Food shopping in France - what's the best way to buy groceries in France?
Shopping in France is a way of life, whether for everyday groceries or something special, and is a great way to socialise.
Shopping in France is not vastly different to shopping in the UK, but opening times vary, and you will often find that this is a more social pastime in France, particularly in the more rural areas, where it is normal to build a relationship with the staff and owners of local shops as you while away the hours browsing boutiques or local markets.
Shop opening times in France
Shops in France are usually open on Tuesdays to Saturdays from 9am to 7pm, with a break from 12pm to 2 or 3pm for lunch. You will soon discover that not many shops are open on Mondays in France. Smaller shops can only be open for those five days a week, but the larger supermarkets, hypermarkets, and department stores in the larger towns and cities are usually open throughout lunchtime and on Sunday and Monday mornings. These will usually be open from around 8.30am to 8pm.
You will soon discover that not many shops are open on Mondays in France.
Opening hours on Sundays will generally depend on particular shops and specific areas, but you will usually find the local baker, or boulangerie, is open throughout the morning for everyone to get their daily bread on their way home from church. Sunday opening in other shops is more likely to be in the afternoons, after the traditional church service times. Shops were not traditionally allowed to open on Sundays, but a law was passed in parliament in 2009, which allowed shops to open in the important tourist areas and the major cities of Paris, Lille and Marseille. You may also find shops open during the Christmas shopping season, alongside the specialist Christmas markets.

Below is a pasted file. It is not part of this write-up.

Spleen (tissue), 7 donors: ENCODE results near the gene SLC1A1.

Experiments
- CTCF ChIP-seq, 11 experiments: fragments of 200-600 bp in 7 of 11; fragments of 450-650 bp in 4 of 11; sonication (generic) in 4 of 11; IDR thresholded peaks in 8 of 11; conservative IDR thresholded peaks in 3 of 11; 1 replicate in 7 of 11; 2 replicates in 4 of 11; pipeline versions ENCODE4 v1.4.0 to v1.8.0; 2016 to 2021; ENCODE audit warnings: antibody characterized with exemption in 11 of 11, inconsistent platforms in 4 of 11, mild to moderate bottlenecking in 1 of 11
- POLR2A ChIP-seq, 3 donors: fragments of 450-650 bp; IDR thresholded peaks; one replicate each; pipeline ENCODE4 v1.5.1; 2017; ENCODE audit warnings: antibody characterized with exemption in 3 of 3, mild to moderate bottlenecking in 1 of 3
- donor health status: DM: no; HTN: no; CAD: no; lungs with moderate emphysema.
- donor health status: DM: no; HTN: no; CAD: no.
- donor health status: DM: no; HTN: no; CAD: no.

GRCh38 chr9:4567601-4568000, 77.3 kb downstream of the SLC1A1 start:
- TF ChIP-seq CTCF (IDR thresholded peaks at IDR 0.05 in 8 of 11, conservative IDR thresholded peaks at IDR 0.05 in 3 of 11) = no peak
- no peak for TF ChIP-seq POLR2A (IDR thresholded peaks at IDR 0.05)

Traditional French markets
Much of the local shopping is focused around the French markets – a historical tradition that still stands the test of time in France. It is one of the unique pleasures of life in France to stroll around the various markets, eyeing up the fresh produce, or hunting for a bargain at a flea market or brocante stall. The joys of a well-stocked local market and vintage shopping in the local area have become popular throughout the UK in recent years – in France, this form of shopping has always been popular and has been an integral part of the lifestyle for centuries.
It is one of the unique pleasures of life in France to stroll around the various markets, eyeing up the fresh produce, or hunting for a bargain at a flea market or brocante stall.
It’s worth noting that local pharmacies follow the same opening hours as other shops, and do not traditionally stay open all hours, although in the towns there is likely to be at least one pharmacy that stays open in the evenings and on Sundays. There are also a few 24 hour pharmacies to be found in the larger towns and cities. This is worth factoring in when you are planning the most convenient areas for you to shop in, especially if you have any specific medical requirements.
In the rural areas of France, shopping is very sociable. It is normal to enter a local shop and say ‘bonjour’ to both the shop owner and the other customers. The French usually keep a relatively personal relationship with their local shopkeepers, prompting a better service.
Glossary of popular French shopping words Supermarket: supermarché Hypermarket: hypermarché Bakers: boulangerie Butchers: boucherie Grocers: épicerie Cake and pastry shop: patisserie Wine merchants: marchand de vins Pharmacy: pharmacie Clothes shop: magasin de vêtements Tobacconists: un tabac Newsagents: maison de la presse Bookshop : librairie DIY shop: magasin de bricolage
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